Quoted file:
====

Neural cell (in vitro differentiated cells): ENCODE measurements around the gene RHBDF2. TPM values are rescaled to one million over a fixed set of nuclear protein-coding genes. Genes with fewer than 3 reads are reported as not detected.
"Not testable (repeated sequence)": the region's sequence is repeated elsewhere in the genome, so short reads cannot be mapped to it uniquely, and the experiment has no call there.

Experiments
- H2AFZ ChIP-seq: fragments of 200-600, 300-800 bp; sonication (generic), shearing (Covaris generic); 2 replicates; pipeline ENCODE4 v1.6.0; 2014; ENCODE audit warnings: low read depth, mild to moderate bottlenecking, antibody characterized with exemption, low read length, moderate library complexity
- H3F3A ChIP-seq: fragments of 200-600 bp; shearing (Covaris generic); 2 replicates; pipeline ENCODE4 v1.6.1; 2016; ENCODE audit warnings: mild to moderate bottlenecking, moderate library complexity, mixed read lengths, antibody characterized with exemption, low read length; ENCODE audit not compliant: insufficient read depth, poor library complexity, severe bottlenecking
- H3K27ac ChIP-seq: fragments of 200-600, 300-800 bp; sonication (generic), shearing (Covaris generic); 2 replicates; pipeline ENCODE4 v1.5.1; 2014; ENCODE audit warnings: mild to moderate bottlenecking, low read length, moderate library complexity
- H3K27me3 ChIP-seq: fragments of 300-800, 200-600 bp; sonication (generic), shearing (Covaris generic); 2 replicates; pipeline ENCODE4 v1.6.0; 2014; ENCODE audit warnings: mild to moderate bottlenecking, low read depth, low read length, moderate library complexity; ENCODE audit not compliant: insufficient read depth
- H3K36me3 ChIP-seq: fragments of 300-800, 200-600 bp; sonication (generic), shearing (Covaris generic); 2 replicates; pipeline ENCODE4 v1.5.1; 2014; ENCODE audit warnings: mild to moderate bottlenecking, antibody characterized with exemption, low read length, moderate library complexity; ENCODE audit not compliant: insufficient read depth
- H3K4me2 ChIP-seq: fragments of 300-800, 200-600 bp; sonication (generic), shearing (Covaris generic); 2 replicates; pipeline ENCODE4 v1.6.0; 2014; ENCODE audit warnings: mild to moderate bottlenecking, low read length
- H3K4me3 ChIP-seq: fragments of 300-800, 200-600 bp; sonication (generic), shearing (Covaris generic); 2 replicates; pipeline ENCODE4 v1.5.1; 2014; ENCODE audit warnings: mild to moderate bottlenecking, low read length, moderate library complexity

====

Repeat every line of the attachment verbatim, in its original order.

Neural cell (in vitro differentiated cells): ENCODE measurements around the gene RHBDF2. TPM values are rescaled to one million over a fixed set of nuclear protein-coding genes. Genes with fewer than 3 reads are reported as not detected.
"Not testable (repeated sequence)": the region's sequence is repeated elsewhere in the genome, so short reads cannot be mapped to it uniquely, and the experiment has no call there.

Experiments
- H2AFZ ChIP-seq: fragments of 200-600, 300-800 bp; sonication (generic), shearing (Covaris generic); 2 replicates; pipeline ENCODE4 v1.6.0; 2014; ENCODE audit warnings: low read depth, mild to moderate bottlenecking, antibody characterized with exemption, low read length, moderate library complexity
- H3F3A ChIP-seq: fragments of 200-600 bp; shearing (Covaris generic); 2 replicates; pipeline ENCODE4 v1.6.1; 2016; ENCODE audit warnings: mild to moderate bottlenecking, moderate library complexity, mixed read lengths, antibody characterized with exemption, low read length; ENCODE audit not compliant: insufficient read depth, poor library complexity, severe bottlenecking
- H3K27ac ChIP-seq: fragments of 200-600, 300-800 bp; sonication (generic), shearing (Covaris generic); 2 replicates; pipeline ENCODE4 v1.5.1; 2014; ENCODE audit warnings: mild to moderate bottlenecking, low read length, moderate library complexity
- H3K27me3 ChIP-seq: fragments of 300-800, 200-600 bp; sonication (generic), shearing (Covaris generic); 2 replicates; pipeline ENCODE4 v1.6.0; 2014; ENCODE audit warnings: mild to moderate bottlenecking, low read depth, low read length, moderate library complexity; ENCODE audit not compliant: insufficient read depth
- H3K36me3 ChIP-seq: fragments of 300-800, 200-600 bp; sonication (generic), shearing (Covaris generic); 2 replicates; pipeline ENCODE4 v1.5.1; 2014; ENCODE audit warnings: mild to moderate bottlenecking, antibody characterized with exemption, low read length, moderate library complexity; ENCODE audit not compliant: insufficient read depth
- H3K4me2 ChIP-seq: fragments of 300-800, 200-600 bp; sonication (generic), shearing (Covaris generic); 2 replicates; pipeline ENCODE4 v1.6.0; 2014; ENCODE audit warnings: mild to moderate bottlenecking, low read length
- H3K4me3 ChIP-seq: fragments of 300-800, 200-600 bp; sonication (generic), shearing (Covaris generic); 2 replicates; pipeline ENCODE4 v1.5.1; 2014; ENCODE audit warnings: mild to moderate bottlenecking, low read length, moderate library complexity